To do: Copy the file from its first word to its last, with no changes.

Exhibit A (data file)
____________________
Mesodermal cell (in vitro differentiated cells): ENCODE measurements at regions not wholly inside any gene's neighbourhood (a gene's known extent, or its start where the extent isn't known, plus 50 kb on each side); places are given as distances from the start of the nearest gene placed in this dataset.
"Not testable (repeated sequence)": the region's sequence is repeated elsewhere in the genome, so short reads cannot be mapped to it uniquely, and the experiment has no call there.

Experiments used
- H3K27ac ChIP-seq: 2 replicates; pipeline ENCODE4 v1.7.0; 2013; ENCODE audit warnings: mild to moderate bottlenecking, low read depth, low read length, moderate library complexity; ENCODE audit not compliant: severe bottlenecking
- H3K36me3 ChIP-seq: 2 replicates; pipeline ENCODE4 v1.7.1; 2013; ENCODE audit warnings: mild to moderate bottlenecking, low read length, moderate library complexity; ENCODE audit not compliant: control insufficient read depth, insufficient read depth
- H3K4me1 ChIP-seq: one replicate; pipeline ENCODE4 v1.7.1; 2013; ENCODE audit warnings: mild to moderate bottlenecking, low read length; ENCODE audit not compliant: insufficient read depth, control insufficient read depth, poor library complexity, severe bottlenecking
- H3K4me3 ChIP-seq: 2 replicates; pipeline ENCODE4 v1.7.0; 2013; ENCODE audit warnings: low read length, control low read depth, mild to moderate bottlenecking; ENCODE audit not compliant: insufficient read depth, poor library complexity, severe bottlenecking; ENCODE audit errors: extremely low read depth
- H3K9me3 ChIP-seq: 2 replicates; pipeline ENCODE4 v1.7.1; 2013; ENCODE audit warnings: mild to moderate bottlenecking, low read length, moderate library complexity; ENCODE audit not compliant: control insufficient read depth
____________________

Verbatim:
Mesodermal cell (in vitro differentiated cells): ENCODE measurements at regions not wholly inside any gene's neighbourhood (a gene's known extent, or its start where the extent isn't known, plus 50 kb on each side); places are given as distances from the start of the nearest gene placed in this dataset.
"Not testable (repeated sequence)": the region's sequence is repeated elsewhere in the genome, so short reads cannot be mapped to it uniquely, and the experiment has no call there.

Experiments used
- H3K27ac ChIP-seq: 2 replicates; pipeline ENCODE4 v1.7.0; 2013; ENCODE audit warnings: mild to moderate bottlenecking, low read depth, low read length, moderate library complexity; ENCODE audit not compliant: severe bottlenecking
- H3K36me3 ChIP-seq: 2 replicates; pipeline ENCODE4 v1.7.1; 2013; ENCODE audit warnings: mild to moderate bottlenecking, low read length, moderate library complexity; ENCODE audit not compliant: control insufficient read depth, insufficient read depth
- H3K4me1 ChIP-seq: one replicate; pipeline ENCODE4 v1.7.1; 2013; ENCODE audit warnings: mild to moderate bottlenecking, low read length; ENCODE audit not compliant: insufficient read depth, control insufficient read depth, poor library complexity, severe bottlenecking
- H3K4me3 ChIP-seq: 2 replicates; pipeline ENCODE4 v1.7.0; 2013; ENCODE audit warnings: low read length, control low read depth, mild to moderate bottlenecking; ENCODE audit not compliant: insufficient read depth, poor library complexity, severe bottlenecking; ENCODE audit errors: extremely low read depth
- H3K9me3 ChIP-seq: 2 replicates; pipeline ENCODE4 v1.7.1; 2013; ENCODE audit warnings: mild to moderate bottlenecking, low read length, moderate library complexity; ENCODE audit not compliant: control insufficient read depth